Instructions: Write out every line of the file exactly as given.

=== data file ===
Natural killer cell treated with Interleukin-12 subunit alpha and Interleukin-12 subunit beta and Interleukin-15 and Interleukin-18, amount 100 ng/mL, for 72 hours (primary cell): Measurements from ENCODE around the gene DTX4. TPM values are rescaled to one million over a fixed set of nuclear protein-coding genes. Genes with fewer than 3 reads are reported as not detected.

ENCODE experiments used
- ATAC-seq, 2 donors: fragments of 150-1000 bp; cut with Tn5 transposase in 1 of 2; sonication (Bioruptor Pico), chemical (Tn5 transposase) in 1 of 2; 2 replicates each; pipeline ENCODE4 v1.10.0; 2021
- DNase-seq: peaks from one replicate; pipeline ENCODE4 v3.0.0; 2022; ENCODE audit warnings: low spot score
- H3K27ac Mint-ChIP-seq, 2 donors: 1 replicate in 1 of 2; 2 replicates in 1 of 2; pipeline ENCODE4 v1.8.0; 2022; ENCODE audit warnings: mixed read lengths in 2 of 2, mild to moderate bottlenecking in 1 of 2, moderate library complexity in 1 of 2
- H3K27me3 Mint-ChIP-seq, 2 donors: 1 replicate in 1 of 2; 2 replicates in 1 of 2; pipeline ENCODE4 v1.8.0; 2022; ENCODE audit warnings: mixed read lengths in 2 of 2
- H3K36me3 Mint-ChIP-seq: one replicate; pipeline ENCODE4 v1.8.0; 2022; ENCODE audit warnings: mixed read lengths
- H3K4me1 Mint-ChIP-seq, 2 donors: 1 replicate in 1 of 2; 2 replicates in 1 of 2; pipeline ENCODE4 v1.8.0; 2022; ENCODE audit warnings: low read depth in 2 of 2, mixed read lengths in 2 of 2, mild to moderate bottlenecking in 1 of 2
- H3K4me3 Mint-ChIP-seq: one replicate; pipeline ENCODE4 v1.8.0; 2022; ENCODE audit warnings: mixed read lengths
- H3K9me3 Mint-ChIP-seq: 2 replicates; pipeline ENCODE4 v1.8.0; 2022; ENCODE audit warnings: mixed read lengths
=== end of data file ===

Natural killer cell treated with Interleukin-12 subunit alpha and Interleukin-12 subunit beta and Interleukin-15 and Interleukin-18, amount 100 ng/mL, for 72 hours (primary cell): Measurements from ENCODE around the gene DTX4. TPM values are rescaled to one million over a fixed set of nuclear protein-coding genes. Genes with fewer than 3 reads are reported as not detected.

ENCODE experiments used
- ATAC-seq, 2 donors: fragments of 150-1000 bp; cut with Tn5 transposase in 1 of 2; sonication (Bioruptor Pico), chemical (Tn5 transposase) in 1 of 2; 2 replicates each; pipeline ENCODE4 v1.10.0; 2021
- DNase-seq: peaks from one replicate; pipeline ENCODE4 v3.0.0; 2022; ENCODE audit warnings: low spot score
- H3K27ac Mint-ChIP-seq, 2 donors: 1 replicate in 1 of 2; 2 replicates in 1 of 2; pipeline ENCODE4 v1.8.0; 2022; ENCODE audit warnings: mixed read lengths in 2 of 2, mild to moderate bottlenecking in 1 of 2, moderate library complexity in 1 of 2
- H3K27me3 Mint-ChIP-seq, 2 donors: 1 replicate in 1 of 2; 2 replicates in 1 of 2; pipeline ENCODE4 v1.8.0; 2022; ENCODE audit warnings: mixed read lengths in 2 of 2
- H3K36me3 Mint-ChIP-seq: one replicate; pipeline ENCODE4 v1.8.0; 2022; ENCODE audit warnings: mixed read lengths
- H3K4me1 Mint-ChIP-seq, 2 donors: 1 replicate in 1 of 2; 2 replicates in 1 of 2; pipeline ENCODE4 v1.8.0; 2022; ENCODE audit warnings: low read depth in 2 of 2, mixed read lengths in 2 of 2, mild to moderate bottlenecking in 1 of 2
- H3K4me3 Mint-ChIP-seq: one replicate; pipeline ENCODE4 v1.8.0; 2022; ENCODE audit warnings: mixed read lengths
- H3K9me3 Mint-ChIP-seq: 2 replicates; pipeline ENCODE4 v1.8.0; 2022; ENCODE audit warnings: mixed read lengths